UPDATED: What to know about image submissions?

We have plenty of time to make our bird photography database complete, yet we already started accepting excellent images. In this blog post I share a few more thoughts about the submission process.

First of all, anyone interested is asked to register via this secure Google Form. This is for nothing else just being a part of the potential contributors club. It is a simple ‘Showing my interests‘ message by a photographer to the editorial team.

Ways of photo selection

  1. The editorial team picks a photo from the gallery of the photographer;
  2. The photographer selects her/his best suitable photos for consideration.

The first option certainly doesn’t allow the editorial team full insight into the photographer’s complete image library. The editorial team is selecting a potential contributing photographer based on the portfolios available on their website, or by the style and quality of bird photography presented.

Image file specifications

Before final image selection is made the editorial team need to judge wether the desired photo really meets some criterias. Images being shared with the editors should meet the following criteria.

  • Image size is 1,500 pixels on the longer side;
  • Unprocessed JPEG (NO sharpening, NO, colour correction, NO adjustments and NO cropping);
  • NO added image border;
  • NO watermark and any text on the image;
  • File name example: SteveHarris_AmericanOystercatcher_Florida_001.jpg;
  • Every file must be uniquely named;
  • Original file has to be available as RAW (no need to send it now!).


Photographer is asked to share JPGs via Dropbox. This is probably the best known cloud service. Upon interest, editor creates a specified shared folder for each photographer. Photographer has to ask for shared folder with providing his/her email address.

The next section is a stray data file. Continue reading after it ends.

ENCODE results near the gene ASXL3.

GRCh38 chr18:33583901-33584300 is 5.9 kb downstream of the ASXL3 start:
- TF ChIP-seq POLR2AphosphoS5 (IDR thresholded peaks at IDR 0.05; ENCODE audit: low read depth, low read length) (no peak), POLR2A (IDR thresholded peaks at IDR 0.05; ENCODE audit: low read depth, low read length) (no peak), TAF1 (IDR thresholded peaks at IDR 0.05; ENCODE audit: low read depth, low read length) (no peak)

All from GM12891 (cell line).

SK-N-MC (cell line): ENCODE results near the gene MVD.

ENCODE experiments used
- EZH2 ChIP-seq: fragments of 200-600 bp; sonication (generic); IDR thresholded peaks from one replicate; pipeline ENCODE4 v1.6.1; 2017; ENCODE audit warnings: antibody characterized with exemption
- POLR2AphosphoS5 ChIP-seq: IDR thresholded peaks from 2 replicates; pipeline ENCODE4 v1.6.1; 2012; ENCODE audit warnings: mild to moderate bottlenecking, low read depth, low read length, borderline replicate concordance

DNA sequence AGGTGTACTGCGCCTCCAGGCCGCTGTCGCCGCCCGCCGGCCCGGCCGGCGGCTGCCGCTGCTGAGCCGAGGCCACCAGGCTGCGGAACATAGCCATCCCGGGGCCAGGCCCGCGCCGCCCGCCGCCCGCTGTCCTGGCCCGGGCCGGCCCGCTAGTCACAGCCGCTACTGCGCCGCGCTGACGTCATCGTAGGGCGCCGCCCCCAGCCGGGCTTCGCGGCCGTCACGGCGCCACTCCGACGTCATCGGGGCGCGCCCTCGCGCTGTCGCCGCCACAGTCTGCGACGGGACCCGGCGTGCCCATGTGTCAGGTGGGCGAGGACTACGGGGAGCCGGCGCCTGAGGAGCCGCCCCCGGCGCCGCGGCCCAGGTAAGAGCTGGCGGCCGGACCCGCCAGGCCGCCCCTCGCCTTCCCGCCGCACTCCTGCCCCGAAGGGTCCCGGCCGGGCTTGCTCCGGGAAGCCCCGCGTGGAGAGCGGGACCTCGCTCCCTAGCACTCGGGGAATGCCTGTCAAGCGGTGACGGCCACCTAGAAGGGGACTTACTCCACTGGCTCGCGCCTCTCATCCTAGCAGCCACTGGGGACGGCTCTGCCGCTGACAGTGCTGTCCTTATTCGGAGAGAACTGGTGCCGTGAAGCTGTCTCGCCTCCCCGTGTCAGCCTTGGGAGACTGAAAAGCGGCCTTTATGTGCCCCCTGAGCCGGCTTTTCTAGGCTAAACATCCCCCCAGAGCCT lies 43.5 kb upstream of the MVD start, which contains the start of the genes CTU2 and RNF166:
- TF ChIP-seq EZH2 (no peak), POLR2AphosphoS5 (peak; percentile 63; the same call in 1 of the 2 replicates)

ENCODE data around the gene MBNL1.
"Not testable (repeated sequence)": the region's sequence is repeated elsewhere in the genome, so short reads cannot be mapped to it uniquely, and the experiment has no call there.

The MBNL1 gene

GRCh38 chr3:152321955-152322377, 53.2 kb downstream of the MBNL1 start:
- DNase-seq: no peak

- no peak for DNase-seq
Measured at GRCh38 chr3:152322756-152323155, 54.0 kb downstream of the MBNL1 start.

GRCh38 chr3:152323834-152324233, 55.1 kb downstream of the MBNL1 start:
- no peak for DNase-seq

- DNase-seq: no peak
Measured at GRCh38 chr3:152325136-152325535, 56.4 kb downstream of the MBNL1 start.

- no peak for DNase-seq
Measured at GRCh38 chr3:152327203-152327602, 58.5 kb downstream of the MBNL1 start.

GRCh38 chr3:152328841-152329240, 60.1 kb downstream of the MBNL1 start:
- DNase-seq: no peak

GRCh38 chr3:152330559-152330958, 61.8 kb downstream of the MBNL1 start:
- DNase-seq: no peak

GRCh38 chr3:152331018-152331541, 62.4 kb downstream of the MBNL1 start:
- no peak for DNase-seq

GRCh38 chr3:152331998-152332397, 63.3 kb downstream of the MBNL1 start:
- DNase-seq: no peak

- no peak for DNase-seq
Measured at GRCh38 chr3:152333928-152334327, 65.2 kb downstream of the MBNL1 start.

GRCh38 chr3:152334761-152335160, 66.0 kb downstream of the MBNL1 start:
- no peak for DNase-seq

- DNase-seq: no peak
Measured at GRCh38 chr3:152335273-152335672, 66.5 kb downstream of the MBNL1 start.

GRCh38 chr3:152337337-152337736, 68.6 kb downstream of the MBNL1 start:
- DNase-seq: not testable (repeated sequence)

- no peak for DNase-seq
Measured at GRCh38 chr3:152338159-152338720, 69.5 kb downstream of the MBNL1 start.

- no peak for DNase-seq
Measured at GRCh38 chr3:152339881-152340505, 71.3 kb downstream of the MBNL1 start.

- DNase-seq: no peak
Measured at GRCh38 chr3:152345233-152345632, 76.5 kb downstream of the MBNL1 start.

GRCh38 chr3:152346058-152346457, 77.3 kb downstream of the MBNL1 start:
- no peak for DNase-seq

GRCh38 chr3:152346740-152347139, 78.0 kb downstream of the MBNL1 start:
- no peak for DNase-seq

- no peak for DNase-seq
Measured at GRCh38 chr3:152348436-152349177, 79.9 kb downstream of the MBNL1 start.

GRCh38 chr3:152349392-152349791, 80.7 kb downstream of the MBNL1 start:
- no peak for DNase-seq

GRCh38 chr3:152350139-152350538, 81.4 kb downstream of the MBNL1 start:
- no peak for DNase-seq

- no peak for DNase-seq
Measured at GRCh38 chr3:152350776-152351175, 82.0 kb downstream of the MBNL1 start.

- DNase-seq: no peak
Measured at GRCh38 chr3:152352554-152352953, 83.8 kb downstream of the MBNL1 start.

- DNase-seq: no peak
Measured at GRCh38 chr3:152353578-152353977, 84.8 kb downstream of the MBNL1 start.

Priority species

Since this monumental work have been split into volumes, we don’t have to get image samples of all the shorebird species at the very moment, but only of the species of Volume 1. These species include as follow:

  • Magellanic Plover
  • Snowy Sheathbill
  • Black-faced Sheathbill
  • Great Stone-curlew
  • Beach Stone-curlew
  • Eurasian Stone-curlew
  • Indian Stone-curlew
  • Senegal Thick-knee
  • Water Thick-knee
  • Spotted Thick-knee
  • Double-striped Thick-knee
  • Peruvian Thick-knee
  • Bush Stone-curlew
  • Egyptian Plover
  • European Golden Plover
  • Pacific Golden Plover
  • American Golden Plover
  • Grey Plover
  • Pied Avocet
  • American Avocet
  • Red-necked Avocet
  • Andean Avocet
  • Banded Stilt
  • Black-winged Stilt
  • White-headed Stilt
  • Black-necked Stilt
  • Black Stilt
  • Ibisbill
  • Magellanic Oystercatcher
  • Blackish Oystercatcher
  • Black Oystercatcher
  • American Oystercatcher
  • African Oystercatcher
  • Eurasian Oystercatcher
  • South Island Oystercatcher
  • Pied Oystercatcher
  • Variable Oystercatcher
  • Chatham Oystercatcher
  • Sooty Oystercatcher


This project is not focusing on publishing artistic photos of shorebirds. High quality photos of shorebirds showing either different plumage variations, typical behaviours or bird(s) in their habitat are preferred. In every case we prefer low level photography!

Low level photo of a male Least Seedsnipe. © Gyorgy Szimuly

Water level photo of a feeding Pied Avocet. © Gyorgy Szimuly

Eye level photo taken of an alternate plumaged Common Redshank. © Attila Seprényi

See related previous post for more.

This post was updated on 31 March 2014!


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